In this helpful article, Agnes shares her personal tips on how to tackle and clinch a good impression in your job interviews. We hope her experience and expertise will assist anyone who is beginning their job hunt now!
It can be very daunting to land that first job interview upon graduation. Preparation is key, but most importantly, just relax and be yourself! If possible, rope in a family member, a friend or a senior to act out some possible interview session scenarios. I would like to share one interesting interview session I attended, whereby the interviewer (who was also the boss of the company) asked me “How is your spelling?” On hindsight, I was too confident and answered “My spelling is perfect!” The interviewer proceeded to have me spell six words, out of which my score was only 4/6, far from a perfect score. I learnt a very powerful lesson from that interview.
Research. Research. Research.
I recalled my first interview as a fresh graduate with a local bank where the lady interviewer asked me about what I liked about their local bank, as well as what I disliked about it. It helped that I have been personally banking with that particular local bank and I was able to share my frustrations pertaining to the long queues I experienced at some of their local branches and offered some possible solutions to mitigate this problem. Most employers welcome fresh solutions. Remember, “if you fail to plan, you plan to fail.” Always do your research – the information will come in handy, especially if you are stacked against stiff competition in the marketplace. If you are going for an interview with a public listed company, try to read up on some recent news pertaining to the company, as well as understand some of their current financial figures, competitors in the market, future growth plans for example.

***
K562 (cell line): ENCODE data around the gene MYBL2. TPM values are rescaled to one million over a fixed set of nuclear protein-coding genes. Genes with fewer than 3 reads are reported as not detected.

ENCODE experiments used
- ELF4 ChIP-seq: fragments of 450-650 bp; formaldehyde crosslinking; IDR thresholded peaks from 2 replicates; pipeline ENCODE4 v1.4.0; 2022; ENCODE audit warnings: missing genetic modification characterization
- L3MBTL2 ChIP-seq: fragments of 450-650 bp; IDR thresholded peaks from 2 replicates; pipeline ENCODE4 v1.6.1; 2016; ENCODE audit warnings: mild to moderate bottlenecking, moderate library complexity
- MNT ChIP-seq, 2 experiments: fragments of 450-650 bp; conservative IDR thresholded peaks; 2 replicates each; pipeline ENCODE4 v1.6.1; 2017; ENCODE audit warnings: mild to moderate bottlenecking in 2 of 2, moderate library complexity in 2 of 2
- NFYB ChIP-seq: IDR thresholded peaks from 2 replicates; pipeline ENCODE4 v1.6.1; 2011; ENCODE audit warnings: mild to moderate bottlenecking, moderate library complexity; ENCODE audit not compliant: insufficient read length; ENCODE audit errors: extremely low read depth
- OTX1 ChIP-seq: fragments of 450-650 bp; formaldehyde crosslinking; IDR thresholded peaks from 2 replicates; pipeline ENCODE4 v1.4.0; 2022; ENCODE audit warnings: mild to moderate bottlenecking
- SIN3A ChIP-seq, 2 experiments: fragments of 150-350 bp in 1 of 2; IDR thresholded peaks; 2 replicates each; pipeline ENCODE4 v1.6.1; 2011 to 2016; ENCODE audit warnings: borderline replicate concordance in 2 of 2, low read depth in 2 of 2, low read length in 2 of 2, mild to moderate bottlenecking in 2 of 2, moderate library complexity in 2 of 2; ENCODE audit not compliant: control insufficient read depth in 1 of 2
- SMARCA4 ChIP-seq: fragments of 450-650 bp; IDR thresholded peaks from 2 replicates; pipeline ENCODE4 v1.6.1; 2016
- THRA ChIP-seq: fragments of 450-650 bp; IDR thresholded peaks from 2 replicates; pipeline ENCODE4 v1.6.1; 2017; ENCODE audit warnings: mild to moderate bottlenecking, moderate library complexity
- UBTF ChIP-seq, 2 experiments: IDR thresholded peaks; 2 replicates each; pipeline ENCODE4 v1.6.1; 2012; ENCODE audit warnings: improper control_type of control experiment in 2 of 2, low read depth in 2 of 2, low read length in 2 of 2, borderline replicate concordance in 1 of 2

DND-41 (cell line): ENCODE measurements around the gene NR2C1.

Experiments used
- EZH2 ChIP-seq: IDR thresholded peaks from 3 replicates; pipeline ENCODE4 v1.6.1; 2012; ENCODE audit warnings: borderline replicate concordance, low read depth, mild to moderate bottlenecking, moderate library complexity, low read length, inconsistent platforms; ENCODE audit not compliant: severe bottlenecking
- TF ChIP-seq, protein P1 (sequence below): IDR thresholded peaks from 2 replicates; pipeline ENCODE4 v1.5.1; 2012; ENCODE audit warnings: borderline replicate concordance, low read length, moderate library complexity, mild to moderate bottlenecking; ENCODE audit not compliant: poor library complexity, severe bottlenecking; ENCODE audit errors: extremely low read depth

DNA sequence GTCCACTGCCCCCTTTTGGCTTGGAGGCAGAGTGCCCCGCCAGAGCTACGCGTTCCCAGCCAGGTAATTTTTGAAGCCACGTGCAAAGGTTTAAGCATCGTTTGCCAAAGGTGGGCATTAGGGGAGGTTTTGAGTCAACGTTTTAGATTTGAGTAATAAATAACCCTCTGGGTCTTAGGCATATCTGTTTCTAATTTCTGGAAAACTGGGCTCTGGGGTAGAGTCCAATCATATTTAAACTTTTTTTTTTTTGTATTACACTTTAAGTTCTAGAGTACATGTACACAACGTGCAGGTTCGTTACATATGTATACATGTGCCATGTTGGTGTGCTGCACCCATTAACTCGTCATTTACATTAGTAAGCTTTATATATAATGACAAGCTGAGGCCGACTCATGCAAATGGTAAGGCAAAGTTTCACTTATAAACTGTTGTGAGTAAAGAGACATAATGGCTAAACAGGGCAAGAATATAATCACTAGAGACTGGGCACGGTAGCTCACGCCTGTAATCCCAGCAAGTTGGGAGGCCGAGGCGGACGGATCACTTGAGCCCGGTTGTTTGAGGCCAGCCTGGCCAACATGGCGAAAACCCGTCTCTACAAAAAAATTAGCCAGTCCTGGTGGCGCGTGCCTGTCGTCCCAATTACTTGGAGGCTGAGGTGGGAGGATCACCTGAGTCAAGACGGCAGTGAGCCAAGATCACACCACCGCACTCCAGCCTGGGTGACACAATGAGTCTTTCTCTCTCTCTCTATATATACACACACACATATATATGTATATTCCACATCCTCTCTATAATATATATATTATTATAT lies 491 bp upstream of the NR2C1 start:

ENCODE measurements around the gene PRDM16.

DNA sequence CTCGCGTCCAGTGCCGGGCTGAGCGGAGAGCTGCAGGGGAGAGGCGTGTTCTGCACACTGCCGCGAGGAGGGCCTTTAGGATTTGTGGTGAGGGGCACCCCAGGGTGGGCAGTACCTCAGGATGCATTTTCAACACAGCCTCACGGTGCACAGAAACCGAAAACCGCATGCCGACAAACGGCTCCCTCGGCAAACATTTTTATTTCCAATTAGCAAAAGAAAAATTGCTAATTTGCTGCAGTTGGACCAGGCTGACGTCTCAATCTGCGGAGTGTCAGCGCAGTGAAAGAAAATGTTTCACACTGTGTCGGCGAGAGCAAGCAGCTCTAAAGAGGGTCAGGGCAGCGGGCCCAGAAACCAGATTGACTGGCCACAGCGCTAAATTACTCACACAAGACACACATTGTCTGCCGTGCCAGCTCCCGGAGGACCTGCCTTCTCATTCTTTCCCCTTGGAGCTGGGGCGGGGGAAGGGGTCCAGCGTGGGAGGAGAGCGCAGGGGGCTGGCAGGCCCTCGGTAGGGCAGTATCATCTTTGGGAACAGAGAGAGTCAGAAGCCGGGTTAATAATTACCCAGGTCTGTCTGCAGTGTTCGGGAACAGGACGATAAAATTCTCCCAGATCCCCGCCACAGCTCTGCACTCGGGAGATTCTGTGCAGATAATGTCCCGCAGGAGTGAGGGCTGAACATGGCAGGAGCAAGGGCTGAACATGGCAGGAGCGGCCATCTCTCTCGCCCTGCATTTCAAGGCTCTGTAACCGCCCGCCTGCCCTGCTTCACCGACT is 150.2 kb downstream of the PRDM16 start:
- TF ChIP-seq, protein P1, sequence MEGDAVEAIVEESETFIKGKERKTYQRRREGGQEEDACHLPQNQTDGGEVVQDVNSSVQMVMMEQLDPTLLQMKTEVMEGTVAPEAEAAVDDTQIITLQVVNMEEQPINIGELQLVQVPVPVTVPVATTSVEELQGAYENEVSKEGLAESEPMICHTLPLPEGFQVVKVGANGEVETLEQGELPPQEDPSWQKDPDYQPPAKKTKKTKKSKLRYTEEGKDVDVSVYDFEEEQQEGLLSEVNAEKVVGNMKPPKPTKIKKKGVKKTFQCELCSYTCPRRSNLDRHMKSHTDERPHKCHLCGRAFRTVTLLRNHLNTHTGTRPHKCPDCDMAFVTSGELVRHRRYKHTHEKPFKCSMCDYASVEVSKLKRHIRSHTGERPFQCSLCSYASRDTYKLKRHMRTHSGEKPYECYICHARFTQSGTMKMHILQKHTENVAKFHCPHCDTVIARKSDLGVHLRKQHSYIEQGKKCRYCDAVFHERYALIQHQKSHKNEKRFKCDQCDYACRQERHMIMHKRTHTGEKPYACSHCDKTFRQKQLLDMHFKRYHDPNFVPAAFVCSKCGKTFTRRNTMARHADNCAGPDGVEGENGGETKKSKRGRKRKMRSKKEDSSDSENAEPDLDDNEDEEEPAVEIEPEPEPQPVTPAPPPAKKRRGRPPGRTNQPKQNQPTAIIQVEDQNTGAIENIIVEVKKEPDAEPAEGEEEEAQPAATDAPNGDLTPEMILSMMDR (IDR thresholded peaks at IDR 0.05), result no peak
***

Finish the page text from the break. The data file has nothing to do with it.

“Tell me about yourself”
This is a perennial favorite question posed by most interviewers. Do remember that it is after all your first time in meeting up with an interviewer. Do prepare a well-drafted timeline of what you intend to share about yourself. You do not want to be seen as someone with incoherent thoughts. This broad question can also include your strengths, weaknesses, or how you overcame certain problems with your creativity and strategic thinking as an example. Do try to give concrete examples to exemplify your strengths, especially in past projects you have done in school or during internship, in order to show leadership or teamwork qualities.
Show a keen interest by asking questions and to even tour the workplace
Having being an interviewer myself previously when my ex companies were hiring, I used to welcome interviewees asking questions. Some questions were so refreshing that they got me stumped! Some questions could be “What would be the culture of the company?”, “How would you describe a typical day in the office for this particular role?”, “What were some challenging situations faced and how did you overcome them?” Some companies would already have an FAQ page on their corporate websites, so do your homework first by accessing this list of questions. Try to avoid asking very personal questions, particularly during the first round of interviews.
If you already in the final stages of the interview sessions, do not be embarrassed to ask for the opportunity to tour the workplace. After all, that could be where you could possibly start and grow your career with. The vibe and energy you get from the experience will help you clarify some doubts or queries you may have about the work culture for example.
There are plenty of resources available in the market place for more interview tips. Most importantly, try to go to as many interview sessions as possible to hone your skills and learn from each stumbling block. Wishing you the very best in your upcoming interview sessions! Best of luck!
Contributing Writer (Agnes Siau)
A proud mother of one. A dreamer till this age.
I started to cook only at the age of 35, simply because my curiosity in cooking was not piqued till my later stage in life.
My accompanying life motto has been Sun Tzu’s “Minimum Effort, Maximum Result”.